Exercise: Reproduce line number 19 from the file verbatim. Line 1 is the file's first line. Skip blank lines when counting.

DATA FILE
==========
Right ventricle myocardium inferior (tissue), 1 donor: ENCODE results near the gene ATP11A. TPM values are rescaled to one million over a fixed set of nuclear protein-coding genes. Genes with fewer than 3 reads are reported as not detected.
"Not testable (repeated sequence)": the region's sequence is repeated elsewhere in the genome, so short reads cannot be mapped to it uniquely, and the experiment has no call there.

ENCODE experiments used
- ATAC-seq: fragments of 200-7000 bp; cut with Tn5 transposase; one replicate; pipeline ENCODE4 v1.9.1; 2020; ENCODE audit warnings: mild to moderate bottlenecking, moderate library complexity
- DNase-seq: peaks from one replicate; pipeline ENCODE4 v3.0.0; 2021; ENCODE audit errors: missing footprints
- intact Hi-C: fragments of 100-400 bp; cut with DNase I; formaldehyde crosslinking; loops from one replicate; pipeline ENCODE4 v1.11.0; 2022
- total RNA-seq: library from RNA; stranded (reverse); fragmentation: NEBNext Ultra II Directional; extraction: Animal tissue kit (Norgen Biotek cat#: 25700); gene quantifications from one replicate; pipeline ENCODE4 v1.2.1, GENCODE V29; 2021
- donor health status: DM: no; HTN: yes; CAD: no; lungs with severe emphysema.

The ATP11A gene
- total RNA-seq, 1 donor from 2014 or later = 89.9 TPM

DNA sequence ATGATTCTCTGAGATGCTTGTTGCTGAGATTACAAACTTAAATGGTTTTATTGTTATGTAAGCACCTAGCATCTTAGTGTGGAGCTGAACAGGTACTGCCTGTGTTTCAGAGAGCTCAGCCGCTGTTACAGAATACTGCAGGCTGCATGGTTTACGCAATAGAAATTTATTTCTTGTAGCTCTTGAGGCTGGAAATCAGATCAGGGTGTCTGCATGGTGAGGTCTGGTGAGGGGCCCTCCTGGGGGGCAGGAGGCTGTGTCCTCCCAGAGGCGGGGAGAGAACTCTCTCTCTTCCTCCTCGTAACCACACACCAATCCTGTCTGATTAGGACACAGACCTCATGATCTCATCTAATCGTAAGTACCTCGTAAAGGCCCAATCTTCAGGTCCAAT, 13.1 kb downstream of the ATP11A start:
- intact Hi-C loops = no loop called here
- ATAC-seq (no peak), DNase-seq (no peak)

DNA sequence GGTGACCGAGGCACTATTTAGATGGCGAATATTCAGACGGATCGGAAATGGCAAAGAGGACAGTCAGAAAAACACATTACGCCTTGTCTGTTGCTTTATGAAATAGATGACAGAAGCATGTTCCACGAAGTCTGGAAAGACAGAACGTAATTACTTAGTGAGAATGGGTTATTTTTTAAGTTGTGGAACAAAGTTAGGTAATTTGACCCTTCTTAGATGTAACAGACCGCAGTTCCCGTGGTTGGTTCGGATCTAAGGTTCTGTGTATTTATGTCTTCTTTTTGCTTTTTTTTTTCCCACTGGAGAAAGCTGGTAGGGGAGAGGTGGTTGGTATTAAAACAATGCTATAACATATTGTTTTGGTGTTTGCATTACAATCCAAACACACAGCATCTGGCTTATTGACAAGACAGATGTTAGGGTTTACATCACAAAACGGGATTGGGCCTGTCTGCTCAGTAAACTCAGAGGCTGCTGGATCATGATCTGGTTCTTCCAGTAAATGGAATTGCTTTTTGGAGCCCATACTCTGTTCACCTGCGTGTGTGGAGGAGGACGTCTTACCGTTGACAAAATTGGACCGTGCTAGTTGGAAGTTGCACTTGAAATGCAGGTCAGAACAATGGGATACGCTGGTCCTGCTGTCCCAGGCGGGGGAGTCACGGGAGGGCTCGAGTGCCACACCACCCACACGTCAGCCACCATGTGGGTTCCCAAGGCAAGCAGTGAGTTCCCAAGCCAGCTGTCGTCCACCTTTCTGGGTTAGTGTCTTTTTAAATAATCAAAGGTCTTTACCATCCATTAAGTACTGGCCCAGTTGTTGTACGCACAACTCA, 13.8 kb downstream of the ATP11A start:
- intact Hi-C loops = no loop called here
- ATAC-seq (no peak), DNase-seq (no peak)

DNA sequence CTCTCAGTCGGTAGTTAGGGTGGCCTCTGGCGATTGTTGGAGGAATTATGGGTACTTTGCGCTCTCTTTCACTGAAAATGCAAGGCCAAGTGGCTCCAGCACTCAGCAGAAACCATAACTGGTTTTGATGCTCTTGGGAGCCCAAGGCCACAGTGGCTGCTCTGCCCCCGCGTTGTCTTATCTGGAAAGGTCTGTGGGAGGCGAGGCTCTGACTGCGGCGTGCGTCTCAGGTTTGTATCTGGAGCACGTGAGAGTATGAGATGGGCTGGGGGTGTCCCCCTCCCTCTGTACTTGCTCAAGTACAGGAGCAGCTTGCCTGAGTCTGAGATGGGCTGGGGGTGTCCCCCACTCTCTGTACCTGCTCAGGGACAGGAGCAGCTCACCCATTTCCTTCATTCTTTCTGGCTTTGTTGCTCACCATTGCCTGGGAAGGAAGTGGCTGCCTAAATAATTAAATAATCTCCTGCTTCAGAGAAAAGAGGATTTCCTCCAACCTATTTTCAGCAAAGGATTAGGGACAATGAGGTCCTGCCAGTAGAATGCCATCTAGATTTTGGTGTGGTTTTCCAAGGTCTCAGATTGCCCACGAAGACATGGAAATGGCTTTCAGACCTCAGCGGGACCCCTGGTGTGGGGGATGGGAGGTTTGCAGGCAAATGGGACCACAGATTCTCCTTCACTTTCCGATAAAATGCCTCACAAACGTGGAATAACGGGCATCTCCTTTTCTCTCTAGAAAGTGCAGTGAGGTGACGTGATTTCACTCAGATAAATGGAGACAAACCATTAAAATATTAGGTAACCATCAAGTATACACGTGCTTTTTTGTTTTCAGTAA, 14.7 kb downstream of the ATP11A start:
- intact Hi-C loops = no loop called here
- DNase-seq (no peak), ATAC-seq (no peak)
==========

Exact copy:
- DNase-seq (no peak), ATAC-seq (no peak)